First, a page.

Wednesday, October 28, 2015

Francis celebrates the 50th anniversary of Nostra Aetate

“Yes to the rediscovery of the Jewish roots of Christianity. No to anti-Semitism.”

Francis' interreligious general audience

“Since Nostra Aetate, indifference and opposition have turned into cooperation and goodwill. Enemies and strangers became friends and brothers.”

Dear Brothers and Sisters: Today’s Audience marks the fiftieth anniversary of the Second Vatican Council’s Declaration Nostra Aetateon the Church’s Relation to Non-Christian Religions. I welcome the followers of the different religions who have joined us, especially those who have come from great distances. The Council’s Declaration was an expression of the Church’s esteem for the followers of other religious traditions, and her openness to dialogue in the service of understanding and friendship. The past fifty years have seen much progress in this regard. In a special way, we give thanks to God for the significant advances made in relations between Christians and Jews, and in those between Christians and Muslims. The world rightly expects believers to work together with all people of good will in confronting the many problems affecting our human family. It is my hope that the forthcoming Jubilee of Mercy will be an occasion for ever greater interreligious cooperation in works of charity, reconciliation and care for God’s gift of creation. As we look to the future of interreligious dialogue, let us pray that, in accordance with God’s will, all men and women will see themselves as brothers and sisters in the great human family, peacefully united in and through our diversities.
I greet the English-speaking pilgrims and visitors taking part in today’s Audience, including those from England, Wales, Ireland, Sweden, Denmark, Finland, Nigeria, Israel, Australia, Indonesia, Japan and the United States of America. In a particular way I greet the ecumenical delegation from Korea, and I renew my thanks to the representatives of the different religions who have joined us today. God bless you all! 


  1. The apostate, going from one venue of abomination (the synod) to another, idolatry, is going to have a difficult time when his day of judgment arrives. I pray daily that he converts to the one, true faith and has enough time left on earth to do penance and reparation for the many sins against God he has committed.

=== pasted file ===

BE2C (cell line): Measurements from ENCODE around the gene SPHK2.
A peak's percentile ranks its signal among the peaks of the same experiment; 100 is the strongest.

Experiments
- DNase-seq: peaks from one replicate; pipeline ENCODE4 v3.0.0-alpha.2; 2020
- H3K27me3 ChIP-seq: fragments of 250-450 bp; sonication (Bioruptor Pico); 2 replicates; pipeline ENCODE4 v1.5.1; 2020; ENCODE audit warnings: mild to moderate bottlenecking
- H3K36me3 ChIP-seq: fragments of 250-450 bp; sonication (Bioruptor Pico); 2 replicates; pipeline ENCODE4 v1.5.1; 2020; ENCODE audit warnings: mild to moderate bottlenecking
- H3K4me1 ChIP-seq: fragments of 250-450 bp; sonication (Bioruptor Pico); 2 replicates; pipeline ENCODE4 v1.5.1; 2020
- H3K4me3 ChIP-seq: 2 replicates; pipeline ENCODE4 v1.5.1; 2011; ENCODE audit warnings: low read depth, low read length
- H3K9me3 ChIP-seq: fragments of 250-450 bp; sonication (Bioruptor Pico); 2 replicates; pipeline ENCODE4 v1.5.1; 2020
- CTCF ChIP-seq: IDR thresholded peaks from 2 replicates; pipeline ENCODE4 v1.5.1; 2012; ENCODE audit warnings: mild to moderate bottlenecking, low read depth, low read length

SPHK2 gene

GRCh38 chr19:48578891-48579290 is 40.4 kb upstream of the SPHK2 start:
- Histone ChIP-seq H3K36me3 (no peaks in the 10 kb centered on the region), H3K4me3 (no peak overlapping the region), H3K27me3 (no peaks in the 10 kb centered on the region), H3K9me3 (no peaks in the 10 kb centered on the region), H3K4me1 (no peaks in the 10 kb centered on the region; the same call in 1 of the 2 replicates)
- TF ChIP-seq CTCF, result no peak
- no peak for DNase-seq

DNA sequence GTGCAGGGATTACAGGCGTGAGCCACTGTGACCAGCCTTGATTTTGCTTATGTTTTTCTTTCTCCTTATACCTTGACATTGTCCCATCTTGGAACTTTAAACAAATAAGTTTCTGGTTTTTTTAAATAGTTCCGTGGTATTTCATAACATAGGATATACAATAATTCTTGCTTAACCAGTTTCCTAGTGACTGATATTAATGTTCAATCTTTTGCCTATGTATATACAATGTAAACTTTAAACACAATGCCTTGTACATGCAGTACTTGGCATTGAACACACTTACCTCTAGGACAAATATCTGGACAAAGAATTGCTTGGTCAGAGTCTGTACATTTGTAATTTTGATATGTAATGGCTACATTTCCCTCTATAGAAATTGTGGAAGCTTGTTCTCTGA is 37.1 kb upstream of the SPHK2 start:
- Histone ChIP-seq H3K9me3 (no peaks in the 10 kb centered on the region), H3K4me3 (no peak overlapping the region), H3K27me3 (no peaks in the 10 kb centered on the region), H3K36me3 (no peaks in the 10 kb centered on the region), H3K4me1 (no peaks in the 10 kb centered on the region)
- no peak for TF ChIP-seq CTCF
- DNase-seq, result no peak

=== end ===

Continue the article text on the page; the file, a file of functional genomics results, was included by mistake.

2. A, Skorka:
    There is a very important Catholic university in Buenos Aires that is related to the Vatican, Pontificia Universidad Catolica de Argentina. In recognition of 50 years since the beginning of the sessions of the second Vatican Council, they prepared a special celebration. And what was the center of the celebration? To bestow upon me a Ph.D. degree, an honorary doctorate.
    The symbolism of this moment was tremendous. Why? Because [Pope Francis] tried to emphasize very clearly: A rabbi can also be a teacher for us Christians and Catholics.
    At a certain moment in this ceremony, he stood before me. He told me, “You cannot imagine how long I have dreamt of this moment.” He has a very deep feeling regarding a Jew with whom he bound himself to Judaism.

    JJ: Why do you think that was important to him?

    AS: Because he very much relates to the image of Jesus. And he knew that Jesus was a Jew, and that Christianity and the rabbinic Judaism developed in the same way.

  3. JJ: Have you studied Torah with the pope?
    AS: Yes, at several opportunities, yes.

    JJ: Do you know if there’s part of Hebrew Scripture that the pope has mentioned as having an impact on his thinking?

    AS: Oh, his favorite Torah. The figure of Abraham is very important to him. The attitude of Abraham.

    JJ: In terms of questioning God or challenging God? That part of Abraham?
    AS: Yes. He very often quotes verses from the Tanakh.


    Judaism has 6 definitions of "Torah":

    (1) "Written Torah" (Torah she bich tav), what we call the Old Testament, derided by the rabbis as only for women and children, superseded by the "Oral Torah"
    (2) "Oral Torah" (Torah She beal peh), even though it was committed to writing in the centuries after Christ, includes the Talmud and even the Kabbalistic books like the Zohar
    (3) Aggadah and Haggadah
    (4) responsa, latest rabbinical opinions
    (5) the rabbis themselves and their opinions
    (6) the totemic scroll in the synagogue.

    Most (uninformed) Catholics think that "Torah" means the Pentateuch, but that is not so. When the rabbis want to refer to the Pentateuch, they call it by the acronym "Tanakh." Almost always when the rabbis refer to "Torah," they are referring to the "Oral Torah" (Talmud and Kabbala).

    Because a true reference to the Old Testament would lend legitimacy to rabbinical opinions, but a reference to the man-made traditions damned by Jesus (Mark 7:8-9) would delegitimize the rabbis opinions in the eyes of Catholics, the rabbis are happy to let listeners mistakenly think the rabbis are claiming wise support for their diabolical opinions from the Old Testament, support that just is not there.

    So, in the parlance of Judaism, it is 100% correct to refer to the Talmud as "Torah,” but that is not the Old Testament Word of God. To understand Judaism you must understand how the megalomaniacal rabbis have nullified the Word of God—by switching their "Oral" Torah for the "Written" Torah.

  4. "Abraham challenging God", Pope Francis´ favorite Torah according to Skorka:

    Judaism's Great Debates: Timeless Controversies from Abraham to Herzl
    By Barry L. Schwartz

    1. God bless you and thank you, we'll do a post on this soon!

  5. The part of the Old Testament records the first example of someone Jewing another down